There is a conventional wisdom that tells us that when someone commits suicide, it's because they're suffering from some kind of mental illness, and so they're not responsible for their actions. And even the practice of the Church reflects this idea: some of you may be old enough to remember that, in the “old days,” suicides were never buried from church. I was once pastor of a parish that was over a hundred years old and which had a cemetery almost just as old, and across the street from the cemetery was a wooded hill; and, while walking one day through those woods I stumbled upon a few very old and unreadable little headstones. So, I asked someone what they were, and he told me that's where they buried the suicides so that they wouldn't be in consecrated ground. Murder is a mortal sin, and suicide is the murder of oneself. But there was no such thing as the science of psychology in those days. We do funerals for suicides now and bury them in consecrated ground based on the presumption that no reasonable person would take his own life if he was in his right mind.
     Obviously, I'm not going to suggest that the Church rethink that position, but it does bare some reflection. We are now living in a culture and in a time in which life has never been cheaper. Our unborn children are disposable, for example, and for a variety of reasons: deformed or defective in conception, or perhaps conceived as the result of some crime or act of violence, or sometimes nothing more substantive than being unplanned or unexpected. The elderly are also becoming increasingly disposable, especially when caring for them requires an investment in time and money. Even we, ourselves, have become expendable in our own minds when we find out we're suffering from some terminal condition that promises suffering and pain, and in some cases even if that pain and suffering is only psychological. And, of course, all of these new attitudes require a complete rejection of the notion that life on this earth is only a prelude, and that how well we endure the hardships of this life has a lot to do with whether we are found worthy of the next life. In other words, it's a lack of faith. Pope Saint John Paul II called this new attitude the “culture of death.” It doesn't see itself that way; it believes it's focused on living life to the fullest, hence it's catch-phrase: “quality of life,” but life has little to do with it.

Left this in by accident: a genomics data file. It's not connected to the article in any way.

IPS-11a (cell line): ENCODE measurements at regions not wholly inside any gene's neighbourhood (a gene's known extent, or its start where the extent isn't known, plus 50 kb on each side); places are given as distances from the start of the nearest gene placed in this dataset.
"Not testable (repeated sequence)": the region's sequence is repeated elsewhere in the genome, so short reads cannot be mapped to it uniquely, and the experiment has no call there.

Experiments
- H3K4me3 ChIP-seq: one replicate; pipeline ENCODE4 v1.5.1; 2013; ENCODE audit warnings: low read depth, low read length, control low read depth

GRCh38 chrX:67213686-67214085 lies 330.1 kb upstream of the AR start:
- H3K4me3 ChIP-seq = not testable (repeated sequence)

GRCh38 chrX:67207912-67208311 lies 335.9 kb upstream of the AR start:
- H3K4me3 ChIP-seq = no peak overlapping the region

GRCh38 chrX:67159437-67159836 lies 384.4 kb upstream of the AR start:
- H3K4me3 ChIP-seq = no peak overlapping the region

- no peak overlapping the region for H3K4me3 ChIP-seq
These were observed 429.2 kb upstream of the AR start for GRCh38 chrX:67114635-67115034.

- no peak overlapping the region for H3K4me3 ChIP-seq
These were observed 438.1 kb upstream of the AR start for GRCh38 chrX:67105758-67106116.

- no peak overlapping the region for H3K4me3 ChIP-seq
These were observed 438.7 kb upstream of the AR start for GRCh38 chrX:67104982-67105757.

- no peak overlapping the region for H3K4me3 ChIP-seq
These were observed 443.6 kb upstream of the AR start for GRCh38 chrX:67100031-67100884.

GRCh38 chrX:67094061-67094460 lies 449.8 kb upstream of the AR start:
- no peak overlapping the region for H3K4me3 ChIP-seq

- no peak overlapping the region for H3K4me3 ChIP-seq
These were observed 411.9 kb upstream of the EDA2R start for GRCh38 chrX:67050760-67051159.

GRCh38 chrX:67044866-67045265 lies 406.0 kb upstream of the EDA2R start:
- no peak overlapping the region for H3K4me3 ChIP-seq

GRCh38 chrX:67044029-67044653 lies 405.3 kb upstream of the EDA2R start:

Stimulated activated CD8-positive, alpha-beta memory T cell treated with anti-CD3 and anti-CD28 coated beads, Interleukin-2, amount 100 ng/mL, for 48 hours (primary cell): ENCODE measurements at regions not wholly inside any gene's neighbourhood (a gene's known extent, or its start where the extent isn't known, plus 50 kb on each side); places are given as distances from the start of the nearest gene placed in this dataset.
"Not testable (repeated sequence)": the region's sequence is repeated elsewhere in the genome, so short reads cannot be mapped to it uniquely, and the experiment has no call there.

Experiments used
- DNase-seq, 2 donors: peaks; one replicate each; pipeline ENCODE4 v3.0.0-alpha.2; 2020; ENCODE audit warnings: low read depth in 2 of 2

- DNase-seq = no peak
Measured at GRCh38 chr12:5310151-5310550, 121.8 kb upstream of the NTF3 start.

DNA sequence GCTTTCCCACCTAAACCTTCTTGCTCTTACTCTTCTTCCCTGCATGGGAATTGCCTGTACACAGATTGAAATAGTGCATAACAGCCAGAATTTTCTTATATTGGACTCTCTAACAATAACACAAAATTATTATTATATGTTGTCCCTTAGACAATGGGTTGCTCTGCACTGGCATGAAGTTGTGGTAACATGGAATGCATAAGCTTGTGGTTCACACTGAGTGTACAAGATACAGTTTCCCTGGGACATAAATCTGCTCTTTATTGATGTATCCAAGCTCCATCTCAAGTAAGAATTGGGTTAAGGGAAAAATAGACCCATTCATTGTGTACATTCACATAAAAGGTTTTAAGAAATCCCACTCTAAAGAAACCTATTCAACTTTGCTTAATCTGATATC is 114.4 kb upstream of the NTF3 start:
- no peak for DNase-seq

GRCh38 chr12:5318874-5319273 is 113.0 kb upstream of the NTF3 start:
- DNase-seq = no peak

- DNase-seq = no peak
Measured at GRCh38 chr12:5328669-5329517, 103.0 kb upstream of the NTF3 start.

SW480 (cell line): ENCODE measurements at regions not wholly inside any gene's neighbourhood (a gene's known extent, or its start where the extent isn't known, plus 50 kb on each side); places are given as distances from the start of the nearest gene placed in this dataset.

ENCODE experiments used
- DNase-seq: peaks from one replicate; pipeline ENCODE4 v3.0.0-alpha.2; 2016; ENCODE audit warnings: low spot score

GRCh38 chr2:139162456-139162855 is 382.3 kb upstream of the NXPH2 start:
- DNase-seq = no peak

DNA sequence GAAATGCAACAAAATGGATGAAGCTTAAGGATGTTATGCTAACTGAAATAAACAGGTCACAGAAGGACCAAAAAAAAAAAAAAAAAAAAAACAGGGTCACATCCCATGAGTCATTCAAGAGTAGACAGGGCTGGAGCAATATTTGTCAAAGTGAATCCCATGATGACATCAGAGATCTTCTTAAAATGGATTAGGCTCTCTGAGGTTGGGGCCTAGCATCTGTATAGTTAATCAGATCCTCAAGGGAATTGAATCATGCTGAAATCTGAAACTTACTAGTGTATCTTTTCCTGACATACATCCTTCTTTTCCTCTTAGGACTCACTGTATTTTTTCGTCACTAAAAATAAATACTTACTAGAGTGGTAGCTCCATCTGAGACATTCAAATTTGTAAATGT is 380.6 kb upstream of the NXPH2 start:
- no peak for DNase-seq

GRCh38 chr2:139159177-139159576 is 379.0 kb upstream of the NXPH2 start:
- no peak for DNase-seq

And this is why reflecting a bit more sympathetically on the centuries' old policy of the Church regarding suicides might be instructive. With the culture of death so pervasive in our society, I'm not sure we can presume any longer that someone who kills himself is crazy. He may simply have bought into the pervasive culture in which he lives, in which life in this world must be perfect, or else it isn't worth living.